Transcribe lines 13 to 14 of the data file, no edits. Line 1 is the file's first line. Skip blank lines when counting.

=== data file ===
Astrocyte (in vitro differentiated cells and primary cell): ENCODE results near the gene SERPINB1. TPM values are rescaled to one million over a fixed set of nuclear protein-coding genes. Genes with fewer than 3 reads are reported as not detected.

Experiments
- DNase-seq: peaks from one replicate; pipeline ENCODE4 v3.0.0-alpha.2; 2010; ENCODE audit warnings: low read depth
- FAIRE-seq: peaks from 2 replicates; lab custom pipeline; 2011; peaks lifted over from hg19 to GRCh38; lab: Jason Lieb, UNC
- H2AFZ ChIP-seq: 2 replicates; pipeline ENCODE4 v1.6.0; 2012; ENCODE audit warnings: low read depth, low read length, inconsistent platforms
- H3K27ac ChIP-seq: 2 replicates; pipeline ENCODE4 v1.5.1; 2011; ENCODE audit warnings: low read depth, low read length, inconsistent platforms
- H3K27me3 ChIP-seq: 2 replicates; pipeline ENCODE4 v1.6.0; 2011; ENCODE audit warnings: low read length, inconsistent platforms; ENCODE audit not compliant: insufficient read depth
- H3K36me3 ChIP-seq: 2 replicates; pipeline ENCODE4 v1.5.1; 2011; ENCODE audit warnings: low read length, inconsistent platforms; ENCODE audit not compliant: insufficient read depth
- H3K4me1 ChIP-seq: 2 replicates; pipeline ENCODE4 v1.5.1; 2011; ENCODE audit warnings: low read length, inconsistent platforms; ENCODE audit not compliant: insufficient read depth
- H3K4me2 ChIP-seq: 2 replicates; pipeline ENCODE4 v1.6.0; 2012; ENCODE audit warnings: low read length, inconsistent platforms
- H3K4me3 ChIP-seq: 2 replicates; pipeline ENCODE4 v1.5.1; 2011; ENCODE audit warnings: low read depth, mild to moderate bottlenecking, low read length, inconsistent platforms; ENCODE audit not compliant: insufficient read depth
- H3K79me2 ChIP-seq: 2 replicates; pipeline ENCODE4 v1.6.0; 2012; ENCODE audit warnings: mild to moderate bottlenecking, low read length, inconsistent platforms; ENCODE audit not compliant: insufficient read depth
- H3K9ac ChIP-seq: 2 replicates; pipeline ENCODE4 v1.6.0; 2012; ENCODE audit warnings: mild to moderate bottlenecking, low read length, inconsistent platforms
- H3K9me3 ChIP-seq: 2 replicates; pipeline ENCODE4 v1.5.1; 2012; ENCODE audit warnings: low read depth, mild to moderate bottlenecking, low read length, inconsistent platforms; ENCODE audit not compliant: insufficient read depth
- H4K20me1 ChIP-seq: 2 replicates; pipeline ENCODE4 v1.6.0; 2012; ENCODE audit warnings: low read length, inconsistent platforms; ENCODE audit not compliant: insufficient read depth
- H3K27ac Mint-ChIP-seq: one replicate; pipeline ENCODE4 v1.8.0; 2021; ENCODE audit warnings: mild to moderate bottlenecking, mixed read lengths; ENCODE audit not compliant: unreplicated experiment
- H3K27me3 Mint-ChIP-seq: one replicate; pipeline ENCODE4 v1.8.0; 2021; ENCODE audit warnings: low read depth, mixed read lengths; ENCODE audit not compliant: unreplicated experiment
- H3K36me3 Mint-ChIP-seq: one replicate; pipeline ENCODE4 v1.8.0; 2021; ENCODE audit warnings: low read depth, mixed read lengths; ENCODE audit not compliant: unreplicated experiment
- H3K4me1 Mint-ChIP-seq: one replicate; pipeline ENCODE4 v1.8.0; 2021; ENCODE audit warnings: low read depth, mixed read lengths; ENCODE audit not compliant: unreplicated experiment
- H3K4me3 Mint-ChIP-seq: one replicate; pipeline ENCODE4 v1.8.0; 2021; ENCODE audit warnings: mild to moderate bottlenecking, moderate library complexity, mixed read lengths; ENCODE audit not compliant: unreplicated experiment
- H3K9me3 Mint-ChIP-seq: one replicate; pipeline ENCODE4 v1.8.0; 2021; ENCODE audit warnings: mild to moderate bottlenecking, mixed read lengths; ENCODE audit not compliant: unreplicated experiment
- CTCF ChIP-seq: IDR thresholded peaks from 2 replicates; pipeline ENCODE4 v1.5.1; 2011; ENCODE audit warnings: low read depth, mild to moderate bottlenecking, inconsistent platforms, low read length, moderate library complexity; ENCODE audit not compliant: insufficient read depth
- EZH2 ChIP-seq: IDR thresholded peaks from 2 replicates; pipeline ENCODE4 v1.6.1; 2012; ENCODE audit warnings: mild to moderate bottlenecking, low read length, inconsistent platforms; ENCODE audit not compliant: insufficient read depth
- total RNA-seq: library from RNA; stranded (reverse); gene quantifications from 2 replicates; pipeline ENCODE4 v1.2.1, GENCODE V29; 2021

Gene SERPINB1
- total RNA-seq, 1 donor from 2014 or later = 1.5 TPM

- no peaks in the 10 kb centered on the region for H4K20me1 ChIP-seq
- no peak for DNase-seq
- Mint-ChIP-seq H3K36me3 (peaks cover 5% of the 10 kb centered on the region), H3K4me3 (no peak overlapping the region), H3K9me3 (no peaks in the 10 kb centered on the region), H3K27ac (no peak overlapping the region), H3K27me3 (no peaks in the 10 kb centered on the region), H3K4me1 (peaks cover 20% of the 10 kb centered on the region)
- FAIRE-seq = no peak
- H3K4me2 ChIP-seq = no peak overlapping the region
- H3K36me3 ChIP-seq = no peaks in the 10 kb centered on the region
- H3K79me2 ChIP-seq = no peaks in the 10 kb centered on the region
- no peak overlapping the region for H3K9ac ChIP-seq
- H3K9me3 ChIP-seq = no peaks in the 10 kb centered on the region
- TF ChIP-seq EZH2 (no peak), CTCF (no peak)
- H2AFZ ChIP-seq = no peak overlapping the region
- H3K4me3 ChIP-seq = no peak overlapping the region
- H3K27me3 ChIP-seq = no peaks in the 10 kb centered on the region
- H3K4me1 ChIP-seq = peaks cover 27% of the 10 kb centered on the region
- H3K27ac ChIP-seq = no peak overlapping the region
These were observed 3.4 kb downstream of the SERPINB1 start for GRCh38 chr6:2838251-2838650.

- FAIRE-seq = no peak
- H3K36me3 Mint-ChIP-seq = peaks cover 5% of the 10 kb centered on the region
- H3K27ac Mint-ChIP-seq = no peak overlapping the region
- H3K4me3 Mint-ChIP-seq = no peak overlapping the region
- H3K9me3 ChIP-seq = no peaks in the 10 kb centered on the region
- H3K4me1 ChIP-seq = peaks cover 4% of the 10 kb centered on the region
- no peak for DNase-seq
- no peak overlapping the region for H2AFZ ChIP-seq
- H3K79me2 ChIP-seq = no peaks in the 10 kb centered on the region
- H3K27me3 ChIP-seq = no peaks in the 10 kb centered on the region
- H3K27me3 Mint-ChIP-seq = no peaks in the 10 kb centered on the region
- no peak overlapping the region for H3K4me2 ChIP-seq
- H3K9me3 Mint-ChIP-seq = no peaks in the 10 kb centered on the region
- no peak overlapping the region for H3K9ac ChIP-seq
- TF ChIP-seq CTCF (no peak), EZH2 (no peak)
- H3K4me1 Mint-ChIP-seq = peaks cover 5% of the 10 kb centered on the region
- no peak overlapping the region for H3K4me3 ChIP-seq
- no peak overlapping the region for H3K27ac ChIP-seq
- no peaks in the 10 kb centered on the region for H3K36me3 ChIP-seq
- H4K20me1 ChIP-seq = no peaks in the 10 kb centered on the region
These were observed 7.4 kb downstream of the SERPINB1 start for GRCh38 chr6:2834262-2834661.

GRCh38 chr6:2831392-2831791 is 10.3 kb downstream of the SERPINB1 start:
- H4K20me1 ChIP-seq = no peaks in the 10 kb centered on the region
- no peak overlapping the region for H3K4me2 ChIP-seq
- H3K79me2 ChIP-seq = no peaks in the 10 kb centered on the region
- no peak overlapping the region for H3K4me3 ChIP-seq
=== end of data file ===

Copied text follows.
- H3K9ac ChIP-seq: 2 replicates; pipeline ENCODE4 v1.6.0; 2012; ENCODE audit warnings: mild to moderate bottlenecking, low read length, inconsistent platforms
- H3K9me3 ChIP-seq: 2 replicates; pipeline ENCODE4 v1.5.1; 2012; ENCODE audit warnings: low read depth, mild to moderate bottlenecking, low read length, inconsistent platforms; ENCODE audit not compliant: insufficient read depth